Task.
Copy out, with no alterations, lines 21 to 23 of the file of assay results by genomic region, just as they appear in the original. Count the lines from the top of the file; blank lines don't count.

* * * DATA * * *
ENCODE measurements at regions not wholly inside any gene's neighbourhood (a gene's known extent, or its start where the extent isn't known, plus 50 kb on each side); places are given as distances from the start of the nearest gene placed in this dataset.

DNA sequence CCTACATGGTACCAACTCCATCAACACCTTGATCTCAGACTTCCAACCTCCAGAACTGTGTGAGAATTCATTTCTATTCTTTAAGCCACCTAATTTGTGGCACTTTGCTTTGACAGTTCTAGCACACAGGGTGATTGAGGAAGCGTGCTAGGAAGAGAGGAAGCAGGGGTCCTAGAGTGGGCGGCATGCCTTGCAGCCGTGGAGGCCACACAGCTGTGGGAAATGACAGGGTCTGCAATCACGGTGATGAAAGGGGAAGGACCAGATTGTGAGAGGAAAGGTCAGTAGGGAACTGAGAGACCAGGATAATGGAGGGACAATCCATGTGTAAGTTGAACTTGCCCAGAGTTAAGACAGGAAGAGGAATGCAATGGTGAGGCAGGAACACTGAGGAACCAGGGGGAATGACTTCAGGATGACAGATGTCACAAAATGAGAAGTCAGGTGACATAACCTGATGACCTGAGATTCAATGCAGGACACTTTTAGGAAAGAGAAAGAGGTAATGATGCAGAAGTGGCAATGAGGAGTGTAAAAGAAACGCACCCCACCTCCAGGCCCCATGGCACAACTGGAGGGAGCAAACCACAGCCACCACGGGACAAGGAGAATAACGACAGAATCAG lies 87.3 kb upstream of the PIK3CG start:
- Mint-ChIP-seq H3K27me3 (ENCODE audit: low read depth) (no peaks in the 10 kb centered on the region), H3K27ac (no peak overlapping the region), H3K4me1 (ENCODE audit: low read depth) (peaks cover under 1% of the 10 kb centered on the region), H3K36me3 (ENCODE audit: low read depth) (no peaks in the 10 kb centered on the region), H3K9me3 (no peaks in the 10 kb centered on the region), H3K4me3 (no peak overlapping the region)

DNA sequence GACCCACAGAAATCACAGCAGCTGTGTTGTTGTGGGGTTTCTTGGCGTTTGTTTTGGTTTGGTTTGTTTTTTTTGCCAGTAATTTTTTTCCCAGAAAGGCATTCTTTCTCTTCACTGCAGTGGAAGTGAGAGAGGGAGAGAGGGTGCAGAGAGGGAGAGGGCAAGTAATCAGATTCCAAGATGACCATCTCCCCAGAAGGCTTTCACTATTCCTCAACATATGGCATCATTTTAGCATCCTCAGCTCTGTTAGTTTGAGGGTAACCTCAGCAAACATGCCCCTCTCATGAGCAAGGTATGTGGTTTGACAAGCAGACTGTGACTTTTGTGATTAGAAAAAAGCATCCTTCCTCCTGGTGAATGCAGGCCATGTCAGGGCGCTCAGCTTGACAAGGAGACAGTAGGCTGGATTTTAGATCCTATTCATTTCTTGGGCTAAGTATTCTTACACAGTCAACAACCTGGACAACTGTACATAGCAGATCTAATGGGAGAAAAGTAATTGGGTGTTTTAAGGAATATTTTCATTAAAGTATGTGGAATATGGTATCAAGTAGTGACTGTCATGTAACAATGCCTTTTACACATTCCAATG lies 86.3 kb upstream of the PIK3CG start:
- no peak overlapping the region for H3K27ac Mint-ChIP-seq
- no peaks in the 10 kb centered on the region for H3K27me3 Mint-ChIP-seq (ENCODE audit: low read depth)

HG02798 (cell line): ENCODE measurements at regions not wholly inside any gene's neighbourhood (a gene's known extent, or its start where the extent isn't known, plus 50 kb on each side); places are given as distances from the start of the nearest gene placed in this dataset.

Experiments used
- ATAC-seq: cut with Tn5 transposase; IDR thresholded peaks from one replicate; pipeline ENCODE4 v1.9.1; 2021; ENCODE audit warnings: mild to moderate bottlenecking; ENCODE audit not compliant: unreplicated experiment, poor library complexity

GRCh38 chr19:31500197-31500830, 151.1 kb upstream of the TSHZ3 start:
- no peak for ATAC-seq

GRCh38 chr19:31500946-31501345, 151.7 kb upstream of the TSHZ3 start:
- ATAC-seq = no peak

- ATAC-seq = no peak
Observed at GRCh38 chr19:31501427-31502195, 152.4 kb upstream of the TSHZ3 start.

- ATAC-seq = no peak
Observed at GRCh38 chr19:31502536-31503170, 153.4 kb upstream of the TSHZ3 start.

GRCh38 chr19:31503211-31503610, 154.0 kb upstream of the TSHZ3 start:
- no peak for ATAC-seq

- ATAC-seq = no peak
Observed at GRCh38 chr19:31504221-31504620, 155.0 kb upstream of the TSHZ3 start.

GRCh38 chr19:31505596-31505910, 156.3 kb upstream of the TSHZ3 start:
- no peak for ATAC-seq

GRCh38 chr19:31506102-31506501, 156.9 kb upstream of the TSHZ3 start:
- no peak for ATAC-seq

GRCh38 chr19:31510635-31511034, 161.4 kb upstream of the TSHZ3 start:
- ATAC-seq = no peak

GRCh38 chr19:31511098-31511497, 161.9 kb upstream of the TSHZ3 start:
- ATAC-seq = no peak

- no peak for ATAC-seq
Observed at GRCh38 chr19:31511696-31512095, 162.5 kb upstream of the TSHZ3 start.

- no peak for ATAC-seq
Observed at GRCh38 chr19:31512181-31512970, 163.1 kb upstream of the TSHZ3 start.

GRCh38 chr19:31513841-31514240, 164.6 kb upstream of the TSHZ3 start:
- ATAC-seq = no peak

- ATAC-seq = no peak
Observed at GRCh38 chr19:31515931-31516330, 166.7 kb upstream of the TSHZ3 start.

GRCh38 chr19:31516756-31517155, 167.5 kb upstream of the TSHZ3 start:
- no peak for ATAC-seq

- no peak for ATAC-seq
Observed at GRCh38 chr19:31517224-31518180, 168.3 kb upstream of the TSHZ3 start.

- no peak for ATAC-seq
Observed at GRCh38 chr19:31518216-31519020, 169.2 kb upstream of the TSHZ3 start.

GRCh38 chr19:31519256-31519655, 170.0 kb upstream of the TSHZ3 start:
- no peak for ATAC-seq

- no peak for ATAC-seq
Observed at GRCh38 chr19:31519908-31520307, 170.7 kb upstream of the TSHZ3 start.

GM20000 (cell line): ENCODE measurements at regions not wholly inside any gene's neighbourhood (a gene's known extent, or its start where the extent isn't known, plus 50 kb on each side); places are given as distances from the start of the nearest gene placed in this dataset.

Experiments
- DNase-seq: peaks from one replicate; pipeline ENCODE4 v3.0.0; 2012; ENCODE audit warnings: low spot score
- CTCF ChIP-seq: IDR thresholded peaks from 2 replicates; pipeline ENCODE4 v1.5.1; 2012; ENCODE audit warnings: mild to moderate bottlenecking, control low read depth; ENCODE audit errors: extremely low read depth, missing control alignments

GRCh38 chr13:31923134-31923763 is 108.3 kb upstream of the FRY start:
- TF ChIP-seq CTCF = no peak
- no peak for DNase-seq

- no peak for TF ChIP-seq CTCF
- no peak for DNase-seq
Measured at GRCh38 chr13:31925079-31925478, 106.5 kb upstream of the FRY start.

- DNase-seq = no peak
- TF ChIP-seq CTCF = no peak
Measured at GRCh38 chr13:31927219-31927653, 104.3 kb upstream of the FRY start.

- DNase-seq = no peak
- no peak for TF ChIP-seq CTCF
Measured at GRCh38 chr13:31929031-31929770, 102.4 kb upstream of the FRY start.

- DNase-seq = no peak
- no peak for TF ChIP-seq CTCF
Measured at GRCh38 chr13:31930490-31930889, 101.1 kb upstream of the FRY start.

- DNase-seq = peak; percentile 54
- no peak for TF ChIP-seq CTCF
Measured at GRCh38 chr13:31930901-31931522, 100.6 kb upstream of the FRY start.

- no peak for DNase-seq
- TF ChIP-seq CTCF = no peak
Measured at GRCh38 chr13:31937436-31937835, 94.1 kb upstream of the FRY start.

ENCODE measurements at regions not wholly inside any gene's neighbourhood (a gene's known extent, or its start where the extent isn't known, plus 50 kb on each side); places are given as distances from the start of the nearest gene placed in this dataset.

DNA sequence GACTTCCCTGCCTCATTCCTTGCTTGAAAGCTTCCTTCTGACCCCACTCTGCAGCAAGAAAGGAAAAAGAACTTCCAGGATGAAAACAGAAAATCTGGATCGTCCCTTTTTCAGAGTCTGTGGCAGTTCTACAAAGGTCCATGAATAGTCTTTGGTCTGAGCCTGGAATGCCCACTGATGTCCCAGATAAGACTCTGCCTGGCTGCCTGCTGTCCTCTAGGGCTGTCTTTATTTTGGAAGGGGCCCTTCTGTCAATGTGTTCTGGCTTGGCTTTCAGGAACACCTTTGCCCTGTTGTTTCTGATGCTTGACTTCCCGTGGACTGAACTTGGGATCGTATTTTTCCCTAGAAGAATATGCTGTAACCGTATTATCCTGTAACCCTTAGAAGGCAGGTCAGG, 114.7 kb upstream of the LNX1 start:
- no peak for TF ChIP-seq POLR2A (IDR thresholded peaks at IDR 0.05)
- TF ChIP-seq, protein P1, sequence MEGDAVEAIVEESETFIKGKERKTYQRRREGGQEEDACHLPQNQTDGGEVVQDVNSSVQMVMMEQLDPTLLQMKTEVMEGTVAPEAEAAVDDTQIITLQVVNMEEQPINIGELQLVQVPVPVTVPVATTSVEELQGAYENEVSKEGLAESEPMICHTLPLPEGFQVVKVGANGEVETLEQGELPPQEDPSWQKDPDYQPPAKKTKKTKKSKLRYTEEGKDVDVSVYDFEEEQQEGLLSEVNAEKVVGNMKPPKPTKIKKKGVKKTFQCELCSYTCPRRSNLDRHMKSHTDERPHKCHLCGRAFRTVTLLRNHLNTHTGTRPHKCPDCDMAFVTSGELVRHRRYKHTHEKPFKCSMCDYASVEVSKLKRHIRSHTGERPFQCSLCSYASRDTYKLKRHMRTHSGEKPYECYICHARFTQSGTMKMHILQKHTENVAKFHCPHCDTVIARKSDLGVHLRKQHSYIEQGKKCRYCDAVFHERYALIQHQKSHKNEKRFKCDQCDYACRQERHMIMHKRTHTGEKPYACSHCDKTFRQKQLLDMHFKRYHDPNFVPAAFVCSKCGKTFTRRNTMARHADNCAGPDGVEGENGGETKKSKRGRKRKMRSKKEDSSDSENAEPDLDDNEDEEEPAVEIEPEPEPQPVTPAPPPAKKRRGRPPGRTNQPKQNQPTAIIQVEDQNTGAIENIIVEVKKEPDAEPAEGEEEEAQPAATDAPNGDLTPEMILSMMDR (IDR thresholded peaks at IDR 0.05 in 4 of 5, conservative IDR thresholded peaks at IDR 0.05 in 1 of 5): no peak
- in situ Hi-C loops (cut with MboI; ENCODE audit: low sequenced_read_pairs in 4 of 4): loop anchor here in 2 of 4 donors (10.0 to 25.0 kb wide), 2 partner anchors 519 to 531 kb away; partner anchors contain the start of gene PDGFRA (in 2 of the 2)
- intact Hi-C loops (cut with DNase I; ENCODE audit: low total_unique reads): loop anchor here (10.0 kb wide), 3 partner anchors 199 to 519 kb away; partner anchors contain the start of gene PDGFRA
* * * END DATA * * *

Observed at GRCh38 chr19:31504221-31504620, 155.0 kb upstream of the TSHZ3 start.

GRCh38 chr19:31505596-31505910, 156.3 kb upstream of the TSHZ3 start:
- no peak for ATAC-seq